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The white Texas police officer who tased and fatally shot Jonathan Price at a small town gas station this month is allegedly known by a number of locals for his overly-aggressive policing tactics.
Shaun Lucas, the Wolfe City police officer in question, had been on the force for less than six months before carrying out the deadly arrest of Price, an unarmed 31-year-old Black man.
Before Price’s shooting, however, Lucas had already cemented his reputation as an overzealous rookie with a tendency to harass the town’s Black residents, a number of locals claim, according to an investigation by the Washington Post.
In the weeks following Lucas’ arrival in the small Texas town of 1,400 people, residents used social media to warn their neighbors about the “new cop.” The 22-year-old police officer, locals complained, was “another mean police officer” who pulled over “everything that moves at night.”
“Where the hell did he come from?” Veronica Brown, a Wolfe City resident, told the Washington Post. “He is the worst cop Wolfe City ever had.”
Lucas arrested Brown’s 65-year-old cousin, she claimed, after the young police officer mistakenly suspected her elderly relative was intoxicated due to a limp.
“He thought I was drunk,” the man, James Alton Brown, told the Post. “So he took me to jail.”
The charges were ultimately dropped, the newspaper reported.
Other Black residents, too, questioned Lucas’ overzealous approach to law enforcement — and went out of their way to avoid him.
“His vibe was off,” Alexandria Childs recalled her father cautioning her, the Post reported.
Childs, a Black woman, also said her family warned her to “be careful” when she “came to town” because of Lucas.
Lee Merritt, Price's family attorney, who also represents Ahmaud Arbery and George Floyd's relatives, called Price's shooting a "huge tragedy" on Wednesday. The family's lawyer, too, suspects Lucas has a “history of racism.”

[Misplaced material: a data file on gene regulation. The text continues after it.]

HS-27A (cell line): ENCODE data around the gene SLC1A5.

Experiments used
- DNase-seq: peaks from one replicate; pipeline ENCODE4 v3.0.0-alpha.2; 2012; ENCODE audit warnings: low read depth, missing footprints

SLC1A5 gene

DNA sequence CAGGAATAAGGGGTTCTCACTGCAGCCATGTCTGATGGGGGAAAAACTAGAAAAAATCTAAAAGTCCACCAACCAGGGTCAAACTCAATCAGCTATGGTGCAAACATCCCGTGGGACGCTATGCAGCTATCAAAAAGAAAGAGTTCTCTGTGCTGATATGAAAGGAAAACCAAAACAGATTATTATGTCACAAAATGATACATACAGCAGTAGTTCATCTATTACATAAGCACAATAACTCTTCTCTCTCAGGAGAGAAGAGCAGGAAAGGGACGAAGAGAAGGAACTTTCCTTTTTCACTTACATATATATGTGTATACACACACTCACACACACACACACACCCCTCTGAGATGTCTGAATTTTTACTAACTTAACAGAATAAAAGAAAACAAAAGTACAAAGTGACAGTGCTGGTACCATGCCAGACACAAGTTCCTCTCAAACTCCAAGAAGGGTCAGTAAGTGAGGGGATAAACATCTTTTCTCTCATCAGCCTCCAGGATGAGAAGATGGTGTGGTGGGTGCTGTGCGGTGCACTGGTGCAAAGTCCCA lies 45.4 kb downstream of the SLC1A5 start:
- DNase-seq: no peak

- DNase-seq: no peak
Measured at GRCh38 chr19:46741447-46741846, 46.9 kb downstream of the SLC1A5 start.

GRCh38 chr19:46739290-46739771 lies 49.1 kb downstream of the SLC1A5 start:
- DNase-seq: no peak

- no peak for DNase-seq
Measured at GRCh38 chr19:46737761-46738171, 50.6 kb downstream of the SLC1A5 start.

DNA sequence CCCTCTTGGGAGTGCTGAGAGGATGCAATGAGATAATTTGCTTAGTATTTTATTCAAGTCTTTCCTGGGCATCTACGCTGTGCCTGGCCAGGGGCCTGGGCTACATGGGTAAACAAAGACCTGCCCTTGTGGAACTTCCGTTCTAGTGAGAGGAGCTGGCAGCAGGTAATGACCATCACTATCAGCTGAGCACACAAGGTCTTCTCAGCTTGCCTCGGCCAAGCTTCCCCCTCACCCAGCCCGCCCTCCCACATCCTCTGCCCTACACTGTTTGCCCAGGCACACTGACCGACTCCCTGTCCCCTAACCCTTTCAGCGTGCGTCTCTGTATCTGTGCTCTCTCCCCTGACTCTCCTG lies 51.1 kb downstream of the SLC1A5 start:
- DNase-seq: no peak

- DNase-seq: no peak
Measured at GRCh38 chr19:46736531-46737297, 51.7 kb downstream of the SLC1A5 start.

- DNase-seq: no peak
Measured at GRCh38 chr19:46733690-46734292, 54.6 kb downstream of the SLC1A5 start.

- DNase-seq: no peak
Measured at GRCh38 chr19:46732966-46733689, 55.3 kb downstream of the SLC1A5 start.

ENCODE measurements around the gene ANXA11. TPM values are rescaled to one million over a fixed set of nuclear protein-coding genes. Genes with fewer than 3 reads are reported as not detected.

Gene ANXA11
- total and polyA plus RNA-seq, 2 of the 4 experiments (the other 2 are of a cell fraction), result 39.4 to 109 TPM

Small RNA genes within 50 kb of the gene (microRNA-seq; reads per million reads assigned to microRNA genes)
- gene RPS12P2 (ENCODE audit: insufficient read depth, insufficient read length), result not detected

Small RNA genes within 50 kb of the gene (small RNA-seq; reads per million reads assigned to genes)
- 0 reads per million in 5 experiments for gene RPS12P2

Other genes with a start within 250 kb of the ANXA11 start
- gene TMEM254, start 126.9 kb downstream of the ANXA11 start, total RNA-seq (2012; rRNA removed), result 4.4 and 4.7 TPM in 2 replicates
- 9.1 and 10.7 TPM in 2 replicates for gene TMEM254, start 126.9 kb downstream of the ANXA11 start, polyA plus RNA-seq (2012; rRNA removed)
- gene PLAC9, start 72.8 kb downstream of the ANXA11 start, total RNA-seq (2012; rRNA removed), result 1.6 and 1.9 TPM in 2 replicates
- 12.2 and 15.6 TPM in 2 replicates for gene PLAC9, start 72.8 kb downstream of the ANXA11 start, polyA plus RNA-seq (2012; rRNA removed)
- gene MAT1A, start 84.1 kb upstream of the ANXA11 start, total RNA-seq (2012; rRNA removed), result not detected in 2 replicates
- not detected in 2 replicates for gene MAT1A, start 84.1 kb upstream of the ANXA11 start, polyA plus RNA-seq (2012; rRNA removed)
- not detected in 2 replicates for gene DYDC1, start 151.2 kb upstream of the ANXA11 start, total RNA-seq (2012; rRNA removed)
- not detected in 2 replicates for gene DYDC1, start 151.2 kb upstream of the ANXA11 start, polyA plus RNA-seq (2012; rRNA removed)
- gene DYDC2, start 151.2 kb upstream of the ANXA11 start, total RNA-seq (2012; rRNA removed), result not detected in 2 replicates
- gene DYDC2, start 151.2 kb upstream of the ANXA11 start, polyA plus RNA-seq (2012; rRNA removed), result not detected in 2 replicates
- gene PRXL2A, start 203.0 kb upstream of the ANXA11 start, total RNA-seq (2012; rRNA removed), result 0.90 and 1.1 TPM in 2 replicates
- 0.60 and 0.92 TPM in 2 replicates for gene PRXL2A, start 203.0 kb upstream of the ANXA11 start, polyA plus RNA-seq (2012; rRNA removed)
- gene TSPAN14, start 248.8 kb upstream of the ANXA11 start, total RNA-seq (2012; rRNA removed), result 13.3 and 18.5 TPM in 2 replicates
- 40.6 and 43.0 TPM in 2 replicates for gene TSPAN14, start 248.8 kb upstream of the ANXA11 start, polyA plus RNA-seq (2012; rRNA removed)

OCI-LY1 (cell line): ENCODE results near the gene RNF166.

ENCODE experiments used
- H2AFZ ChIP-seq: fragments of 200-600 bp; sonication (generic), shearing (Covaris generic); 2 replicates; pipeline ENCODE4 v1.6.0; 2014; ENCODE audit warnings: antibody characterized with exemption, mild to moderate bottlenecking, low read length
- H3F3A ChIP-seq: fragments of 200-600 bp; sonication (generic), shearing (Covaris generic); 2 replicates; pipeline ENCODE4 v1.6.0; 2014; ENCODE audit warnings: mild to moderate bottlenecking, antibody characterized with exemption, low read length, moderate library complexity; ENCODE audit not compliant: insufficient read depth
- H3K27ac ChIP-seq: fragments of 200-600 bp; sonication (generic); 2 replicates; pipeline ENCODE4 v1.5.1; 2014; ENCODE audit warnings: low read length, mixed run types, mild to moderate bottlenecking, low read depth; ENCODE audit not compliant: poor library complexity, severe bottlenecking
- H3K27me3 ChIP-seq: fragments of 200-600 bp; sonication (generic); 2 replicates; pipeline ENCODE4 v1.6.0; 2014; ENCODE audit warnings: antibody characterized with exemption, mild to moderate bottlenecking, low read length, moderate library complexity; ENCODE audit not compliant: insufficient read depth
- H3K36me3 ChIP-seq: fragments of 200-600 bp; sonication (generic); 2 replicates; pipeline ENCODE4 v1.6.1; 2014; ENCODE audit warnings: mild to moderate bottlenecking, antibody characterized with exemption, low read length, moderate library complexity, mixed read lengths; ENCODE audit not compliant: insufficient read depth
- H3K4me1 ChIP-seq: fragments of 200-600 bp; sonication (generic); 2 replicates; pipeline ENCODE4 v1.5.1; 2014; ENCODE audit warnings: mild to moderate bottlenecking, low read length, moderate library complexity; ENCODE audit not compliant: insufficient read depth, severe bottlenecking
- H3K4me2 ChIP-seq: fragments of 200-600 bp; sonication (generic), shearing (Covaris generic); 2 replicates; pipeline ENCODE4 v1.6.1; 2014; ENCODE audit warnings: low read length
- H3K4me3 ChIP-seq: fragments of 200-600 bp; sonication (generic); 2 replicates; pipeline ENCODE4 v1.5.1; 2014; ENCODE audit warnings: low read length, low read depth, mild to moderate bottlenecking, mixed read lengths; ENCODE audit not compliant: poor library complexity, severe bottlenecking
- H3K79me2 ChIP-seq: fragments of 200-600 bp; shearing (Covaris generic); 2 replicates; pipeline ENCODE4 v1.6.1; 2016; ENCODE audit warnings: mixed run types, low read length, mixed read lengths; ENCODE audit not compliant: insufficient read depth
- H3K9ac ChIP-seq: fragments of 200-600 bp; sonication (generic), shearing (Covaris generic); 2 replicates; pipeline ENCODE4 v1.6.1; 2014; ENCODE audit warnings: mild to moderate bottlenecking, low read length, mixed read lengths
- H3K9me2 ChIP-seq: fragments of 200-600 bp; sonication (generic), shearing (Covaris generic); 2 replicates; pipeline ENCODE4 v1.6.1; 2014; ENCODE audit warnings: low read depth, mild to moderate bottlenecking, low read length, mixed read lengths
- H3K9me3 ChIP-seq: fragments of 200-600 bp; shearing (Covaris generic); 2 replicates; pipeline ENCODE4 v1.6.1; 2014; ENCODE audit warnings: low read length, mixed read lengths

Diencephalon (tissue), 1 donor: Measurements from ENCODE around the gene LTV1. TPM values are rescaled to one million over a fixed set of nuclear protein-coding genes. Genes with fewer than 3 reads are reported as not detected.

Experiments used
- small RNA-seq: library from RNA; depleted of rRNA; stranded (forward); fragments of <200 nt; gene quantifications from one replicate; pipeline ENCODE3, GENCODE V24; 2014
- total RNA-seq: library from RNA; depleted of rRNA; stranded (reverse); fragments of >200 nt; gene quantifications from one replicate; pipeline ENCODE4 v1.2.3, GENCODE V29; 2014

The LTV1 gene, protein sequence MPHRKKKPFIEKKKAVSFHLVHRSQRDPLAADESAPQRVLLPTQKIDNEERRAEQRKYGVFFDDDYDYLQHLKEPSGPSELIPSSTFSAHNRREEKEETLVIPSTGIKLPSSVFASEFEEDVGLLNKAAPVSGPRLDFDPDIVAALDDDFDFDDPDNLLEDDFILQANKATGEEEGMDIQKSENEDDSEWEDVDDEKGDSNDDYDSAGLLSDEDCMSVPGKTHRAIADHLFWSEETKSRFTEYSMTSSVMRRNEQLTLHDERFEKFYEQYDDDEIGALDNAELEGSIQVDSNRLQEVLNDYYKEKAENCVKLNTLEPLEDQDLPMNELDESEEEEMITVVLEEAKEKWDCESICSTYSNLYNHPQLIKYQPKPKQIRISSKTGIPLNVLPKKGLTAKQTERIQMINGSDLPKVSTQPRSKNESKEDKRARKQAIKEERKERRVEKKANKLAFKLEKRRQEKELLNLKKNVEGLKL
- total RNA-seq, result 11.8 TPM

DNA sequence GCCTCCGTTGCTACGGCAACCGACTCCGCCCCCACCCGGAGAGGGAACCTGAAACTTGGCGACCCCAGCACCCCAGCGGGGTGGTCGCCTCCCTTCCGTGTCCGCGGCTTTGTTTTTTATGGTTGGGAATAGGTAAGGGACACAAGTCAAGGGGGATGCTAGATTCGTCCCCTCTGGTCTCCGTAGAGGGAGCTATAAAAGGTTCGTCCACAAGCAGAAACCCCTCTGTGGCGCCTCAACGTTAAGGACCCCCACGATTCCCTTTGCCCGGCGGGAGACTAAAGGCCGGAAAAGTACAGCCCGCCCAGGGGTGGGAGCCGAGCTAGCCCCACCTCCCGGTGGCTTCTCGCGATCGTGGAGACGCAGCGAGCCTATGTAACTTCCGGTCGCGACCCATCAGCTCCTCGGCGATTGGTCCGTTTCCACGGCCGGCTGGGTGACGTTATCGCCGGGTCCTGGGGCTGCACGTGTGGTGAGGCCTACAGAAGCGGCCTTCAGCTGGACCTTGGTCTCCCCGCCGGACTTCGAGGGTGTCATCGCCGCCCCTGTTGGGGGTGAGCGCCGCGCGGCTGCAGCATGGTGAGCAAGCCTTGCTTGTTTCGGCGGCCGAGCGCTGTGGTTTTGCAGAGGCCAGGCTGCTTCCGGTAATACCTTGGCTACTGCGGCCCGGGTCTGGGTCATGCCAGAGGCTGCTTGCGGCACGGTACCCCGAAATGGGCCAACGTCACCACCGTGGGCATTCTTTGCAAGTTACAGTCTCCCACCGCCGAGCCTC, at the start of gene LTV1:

“I can’t tell you what was in the head of Mr. Lucas,” Merritt told Oxygen.com. “I can tell you that he was a white officer, that he has a history of racism, and that he shot a Black man without justification.”
On Oct. 3, Wolfe City police responded to a “possible fight” at a rural filling station, Texas Rangers said in a statement. There, Lucas encountered Price, who reportedly had helped break up the skirmish, according to his family’s lawyer.
Price, who first greeted Lucas — and extended his arm to shake his hand — was eventually tased several times and shot once in the torso by the police officer following a brief struggle, according to an arrest affidavit obtained by Oxygen.com.
“The officer, at some point, told Jon that he was going to be detained — Jon walked away,” Merritt added. “He did not want to be detained. He was not interested in being detained, at which point Jon was tased."
After Lucas tased Price, he opened fire, letting off four rounds.
“The taser did not take Jon to the ground but it did cause his body to tense up and convulse from the shock,” Merritt explained. “While he was tensing up and convulsing from the shock he was shot.”
One bullet struck Pierce’s upper torso. Three other bullets were found lodged in an ice freezer at the gas station, according to the Post. Price was later pronounced dead at Hunt Regional Hospital. Body camera footage of the incident hasn’t yet been made available to the public.
Texas Rangers, who arrested Lucas and have recommended murder charges, said his actions were “not objectionably unreasonable.”
“From my initial investigation, I can’t find a valid justification for the use of force,” Merritt said.
Lucas is being held on a $1 million bond. It's unclear if he's retained legal representation. The disgraced officer was terminated last week, city officials confirmed.
Meritt said Price was a motivational speaker and former college football player, who was widely regarded as a “hometown hero” in Wolfe City. His death also triggered demonstrations in the rural community as well across the state and country.
“Jonathan Price should be alive,” former Texas congressman Beto O’Rourke wrote on Twitter. “Police must stop killing Black men and women.”
A funeral was held for Price on Saturday.
"The family’s having a difficult time," Merritt said. "Laying him to rest did provide the family some relief but they laid him to rest without knowing how his case will turn out, whether there will be justice ... tt’s still a very tense and raw time."
Merritt, who noted official charges haven't been pressed against Lucas, is meeting with Hunt County District Attorney Noble Walker’s office later this week. Lucas, he said, could be indicted in the coming days.
“We want this to be a situation that proves that officer will be held to the same standard as everyone else when they commit a crime,” Merritt said. “We want to see a swift indictment from the grand jury.”
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